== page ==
The pretender now persuaded the Cumans to push further south on Adrianople, whose governor, Nikephoros Bryennios the Elder, was a relative of Romanos IV and of whom he expected that he would open the gates of the city to him.[5][12] However, when the pretender and the Cumans appeared before the walls of Adrianople, and the pretender called upon his "uncle" to surrender, the blind Bryennios said that he did not recognize his voice.[5][13] The Cumans then laid siege to the city. The garrison and the citizens resisted with valour, launching sallies against the besiegers, and after 48 days launched a general sortie which drove back the Cumans. During this sortie, Pseudo-Diogenes received a whip cut to the face by a young Byzantine warrior, Marianos Mavrokatakalon.[14]

At this point, one of Alexios' commanders, Alakaseus, decided upon a ruse: he shaved and disfigured himself, and went to meet the pretender, claiming to have been mistreated by Alexios. Calling upon his old friendship Romanos IV and his sufferings to prove his loyalty, he induced the pretender to enter the fortress of Poutza, which he proposed to surrender to him. The pretender and his Cuman escorts were feted and dined at the governor's palace. After they fell asleep, however, the Byzantines killed the Cumans and took the pretender captive. At Tzouroulos, he was delivered to the droungarios Eustathios Kymineianos, and blinded by a Turkish servant.[5][15][16] Following the capture of the pretender, Alexios defeated the Cumans and drove them back across the Danube.[17]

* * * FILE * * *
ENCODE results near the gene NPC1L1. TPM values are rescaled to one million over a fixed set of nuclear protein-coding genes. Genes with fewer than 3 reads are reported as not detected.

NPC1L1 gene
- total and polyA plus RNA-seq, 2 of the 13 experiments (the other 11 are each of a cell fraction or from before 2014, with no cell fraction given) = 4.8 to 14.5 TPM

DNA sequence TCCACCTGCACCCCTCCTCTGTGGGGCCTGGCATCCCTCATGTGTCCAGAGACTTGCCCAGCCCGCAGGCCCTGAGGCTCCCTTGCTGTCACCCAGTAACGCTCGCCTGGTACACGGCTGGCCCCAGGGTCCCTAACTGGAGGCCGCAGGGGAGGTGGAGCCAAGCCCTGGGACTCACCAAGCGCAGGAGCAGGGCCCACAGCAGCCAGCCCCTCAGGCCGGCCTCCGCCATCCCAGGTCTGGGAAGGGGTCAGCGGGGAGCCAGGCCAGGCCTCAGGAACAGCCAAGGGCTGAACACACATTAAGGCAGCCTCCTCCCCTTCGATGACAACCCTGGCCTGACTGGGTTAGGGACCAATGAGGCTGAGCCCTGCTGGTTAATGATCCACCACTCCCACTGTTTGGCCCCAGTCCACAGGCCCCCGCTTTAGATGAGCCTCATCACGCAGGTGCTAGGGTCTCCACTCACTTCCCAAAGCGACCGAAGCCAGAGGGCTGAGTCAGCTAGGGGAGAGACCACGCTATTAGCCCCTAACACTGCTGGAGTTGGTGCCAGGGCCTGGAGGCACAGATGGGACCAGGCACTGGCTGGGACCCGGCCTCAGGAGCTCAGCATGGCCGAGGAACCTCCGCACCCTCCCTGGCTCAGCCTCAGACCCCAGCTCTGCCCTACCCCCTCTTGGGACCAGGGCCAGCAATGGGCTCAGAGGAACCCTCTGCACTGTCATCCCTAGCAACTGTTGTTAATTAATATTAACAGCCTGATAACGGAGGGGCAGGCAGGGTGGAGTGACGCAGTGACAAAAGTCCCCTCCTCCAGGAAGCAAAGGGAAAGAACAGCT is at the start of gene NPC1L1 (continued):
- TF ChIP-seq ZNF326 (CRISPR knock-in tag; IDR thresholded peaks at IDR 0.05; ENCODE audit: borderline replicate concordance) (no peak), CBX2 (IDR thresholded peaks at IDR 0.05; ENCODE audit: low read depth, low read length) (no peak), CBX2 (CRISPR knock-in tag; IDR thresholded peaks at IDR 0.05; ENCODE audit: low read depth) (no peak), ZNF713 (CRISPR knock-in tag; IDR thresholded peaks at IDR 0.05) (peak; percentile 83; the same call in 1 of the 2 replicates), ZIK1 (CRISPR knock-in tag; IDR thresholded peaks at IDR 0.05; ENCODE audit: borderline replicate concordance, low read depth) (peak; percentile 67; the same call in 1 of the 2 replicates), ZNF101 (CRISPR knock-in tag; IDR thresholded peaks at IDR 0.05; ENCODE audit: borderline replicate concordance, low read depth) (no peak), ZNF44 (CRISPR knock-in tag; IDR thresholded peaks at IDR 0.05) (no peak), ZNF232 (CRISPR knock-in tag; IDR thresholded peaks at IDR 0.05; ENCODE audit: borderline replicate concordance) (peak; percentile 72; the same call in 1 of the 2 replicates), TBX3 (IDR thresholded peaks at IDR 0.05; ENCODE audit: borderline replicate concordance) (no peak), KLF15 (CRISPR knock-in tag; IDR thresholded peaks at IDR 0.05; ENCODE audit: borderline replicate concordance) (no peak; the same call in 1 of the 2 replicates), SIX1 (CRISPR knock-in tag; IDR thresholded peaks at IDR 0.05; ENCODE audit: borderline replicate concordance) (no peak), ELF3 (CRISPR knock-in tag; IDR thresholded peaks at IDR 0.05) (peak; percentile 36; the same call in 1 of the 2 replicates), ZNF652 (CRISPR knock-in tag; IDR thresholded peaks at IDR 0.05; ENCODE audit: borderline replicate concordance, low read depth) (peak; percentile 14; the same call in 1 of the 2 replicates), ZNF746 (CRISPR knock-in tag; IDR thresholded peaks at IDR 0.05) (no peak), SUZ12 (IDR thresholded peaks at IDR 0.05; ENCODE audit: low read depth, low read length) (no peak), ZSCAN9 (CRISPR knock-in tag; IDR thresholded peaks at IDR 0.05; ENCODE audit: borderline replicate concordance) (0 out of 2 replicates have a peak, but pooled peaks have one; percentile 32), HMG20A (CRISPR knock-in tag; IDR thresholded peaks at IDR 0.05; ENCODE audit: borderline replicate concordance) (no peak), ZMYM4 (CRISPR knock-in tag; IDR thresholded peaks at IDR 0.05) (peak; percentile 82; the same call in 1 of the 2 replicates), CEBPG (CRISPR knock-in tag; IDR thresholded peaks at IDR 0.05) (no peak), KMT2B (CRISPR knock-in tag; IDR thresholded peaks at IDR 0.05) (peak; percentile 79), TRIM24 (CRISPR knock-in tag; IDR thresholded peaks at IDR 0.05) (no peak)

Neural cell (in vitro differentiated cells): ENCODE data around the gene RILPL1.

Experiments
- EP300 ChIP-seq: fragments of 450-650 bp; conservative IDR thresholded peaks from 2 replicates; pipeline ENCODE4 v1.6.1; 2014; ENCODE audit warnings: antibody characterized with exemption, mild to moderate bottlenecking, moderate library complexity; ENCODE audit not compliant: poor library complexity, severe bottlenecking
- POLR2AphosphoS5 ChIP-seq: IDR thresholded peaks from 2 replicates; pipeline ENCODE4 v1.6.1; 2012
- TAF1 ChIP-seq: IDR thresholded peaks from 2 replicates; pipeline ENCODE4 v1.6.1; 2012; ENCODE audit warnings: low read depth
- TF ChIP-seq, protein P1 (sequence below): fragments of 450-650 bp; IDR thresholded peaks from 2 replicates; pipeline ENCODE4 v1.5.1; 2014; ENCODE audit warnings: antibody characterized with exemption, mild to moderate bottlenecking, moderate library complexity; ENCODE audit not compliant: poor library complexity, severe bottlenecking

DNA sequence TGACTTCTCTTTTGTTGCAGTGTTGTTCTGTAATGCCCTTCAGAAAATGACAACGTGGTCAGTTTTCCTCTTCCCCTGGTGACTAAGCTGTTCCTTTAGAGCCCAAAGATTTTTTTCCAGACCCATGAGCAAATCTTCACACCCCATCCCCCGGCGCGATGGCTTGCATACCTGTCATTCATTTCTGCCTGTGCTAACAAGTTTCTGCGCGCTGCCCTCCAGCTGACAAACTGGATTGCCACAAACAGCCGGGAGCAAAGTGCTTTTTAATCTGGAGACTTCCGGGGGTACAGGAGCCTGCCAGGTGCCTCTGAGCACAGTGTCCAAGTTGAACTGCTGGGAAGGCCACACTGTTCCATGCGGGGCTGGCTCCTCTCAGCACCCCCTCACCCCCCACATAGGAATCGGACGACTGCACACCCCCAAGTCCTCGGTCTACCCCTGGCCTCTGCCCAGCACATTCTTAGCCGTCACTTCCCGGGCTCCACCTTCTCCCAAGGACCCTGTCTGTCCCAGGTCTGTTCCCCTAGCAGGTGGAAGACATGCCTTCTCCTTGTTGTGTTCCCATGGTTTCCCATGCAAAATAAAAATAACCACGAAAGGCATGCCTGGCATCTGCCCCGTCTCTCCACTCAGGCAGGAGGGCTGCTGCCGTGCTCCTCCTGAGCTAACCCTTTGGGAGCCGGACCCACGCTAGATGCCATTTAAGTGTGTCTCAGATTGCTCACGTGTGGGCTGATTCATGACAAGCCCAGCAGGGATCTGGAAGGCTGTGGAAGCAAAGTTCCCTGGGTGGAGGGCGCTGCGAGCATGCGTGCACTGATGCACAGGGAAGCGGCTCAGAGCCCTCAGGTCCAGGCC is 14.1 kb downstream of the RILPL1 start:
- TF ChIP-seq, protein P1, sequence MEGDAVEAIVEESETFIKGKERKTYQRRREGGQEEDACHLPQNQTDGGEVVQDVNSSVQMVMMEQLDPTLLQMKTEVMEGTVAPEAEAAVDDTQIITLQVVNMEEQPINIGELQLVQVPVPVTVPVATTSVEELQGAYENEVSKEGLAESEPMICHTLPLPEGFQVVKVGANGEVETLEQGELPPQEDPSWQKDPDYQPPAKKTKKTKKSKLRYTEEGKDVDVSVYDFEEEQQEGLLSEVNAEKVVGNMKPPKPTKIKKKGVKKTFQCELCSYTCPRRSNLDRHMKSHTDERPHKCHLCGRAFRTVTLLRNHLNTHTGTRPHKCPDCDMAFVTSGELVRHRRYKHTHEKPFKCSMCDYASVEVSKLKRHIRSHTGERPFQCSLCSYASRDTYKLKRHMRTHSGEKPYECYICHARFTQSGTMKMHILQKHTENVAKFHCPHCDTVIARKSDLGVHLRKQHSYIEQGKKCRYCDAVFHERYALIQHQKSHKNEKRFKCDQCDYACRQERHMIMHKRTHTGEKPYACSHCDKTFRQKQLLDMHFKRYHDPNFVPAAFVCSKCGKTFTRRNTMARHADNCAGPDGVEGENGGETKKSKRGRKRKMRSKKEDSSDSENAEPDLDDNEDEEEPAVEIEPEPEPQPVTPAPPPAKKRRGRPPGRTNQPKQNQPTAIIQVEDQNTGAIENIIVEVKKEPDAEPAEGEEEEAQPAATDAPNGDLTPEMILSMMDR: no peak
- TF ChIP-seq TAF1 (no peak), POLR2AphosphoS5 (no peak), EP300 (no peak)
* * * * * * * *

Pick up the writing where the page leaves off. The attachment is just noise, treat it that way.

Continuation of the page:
The historian Basile Skoulatos remarks that the episode of Pseudo-Diogenes is a very peculiar one in Byzantine history. Anna Komnene denigrated him as base-born, wily and shameless man, prone to drink, but he nevertheless displayed extraordinary qualities: he was able to create a following within Constantinople itself, secure the support of the Cumans, and in his attempt to win over Bryennios, he displayed accurate knowledge of the dynastic ties uniting the various members of the Byzantine upper aristocracy.[18]

By supporting Constanine Diogenes, Vladimir II Monomakh married off his daughter Maritsa (Maria) to him. She gave birth to Vasilko Leonovich. With the marriage, Vladimir II tried to take control at least over Byzantine towns along the Danube and weaken the Byzantine Empire. In 1116, Monomakh started the last Rus' campaign against Byzantinum, which he lost.[19]


  1. ^ Skoulatos 1980, p. 75.
  2. ^ Cheynet 1996, p. 100.
  3. ^ Skoulatos 1980, pp. 175–176.
  4. ^ Dawes 1928, p. 237.
  5. ^ a b c d e f g Skoulatos 1980, p. 76.
  6. ^ a b Dawes 1928, p. 238.
  7. ^ Dawes 1928, pp. 238–239.
  8. ^ Dawes 1928, pp. 239–240.
  9. ^ Cheynet 1996, pp. 365–366.
  10. ^ Dawes 1928, p. 240.
  11. ^ Dawes 1928, pp. 240–241.
  12. ^ Dawes 1928, p. 241.
  13. ^ Dawes 1928, pp. 241–242.
  14. ^ Dawes 1928, pp. 241–243.
  15. ^ Dawes 1928, pp. 243–245.
  16. ^ Cheynet 1996, pp. 99, 366.
  17. ^ Dawes 1928, pp. 245–247.
  18. ^ Skoulatos 1980, pp. 76–77.
  19. ^ Лев Девгеневич


  • Cheynet, Jean-Claude (1996). Pouvoir et Contestations à Byzance (963–1210) (in French). Paris: Publications de la Sorbonne. ISBN 978-2-85944-168-5.
  • Dawes, Elizabeth A., ed. (1928). The Alexiad. London: Routledge & Kegan Paul.
  • Skoulatos, Basile (1980). Les personnages byzantins de l'Alexiade: Analyse prosopographique et synthèse [The Byzantine Personalities of the Alexiad: Prosopographical Analysis and Synthesis] (in French). Louvain-la-Neuve and Louvain: Bureau du Recueil Collège Érasme and Éditions Nauwelaerts. OCLC 8468871.

Further readingEdit

  • Mathieu, Marguerite (1952). "Les faux Diogènes". Byzantion (in French). 22: 134–148.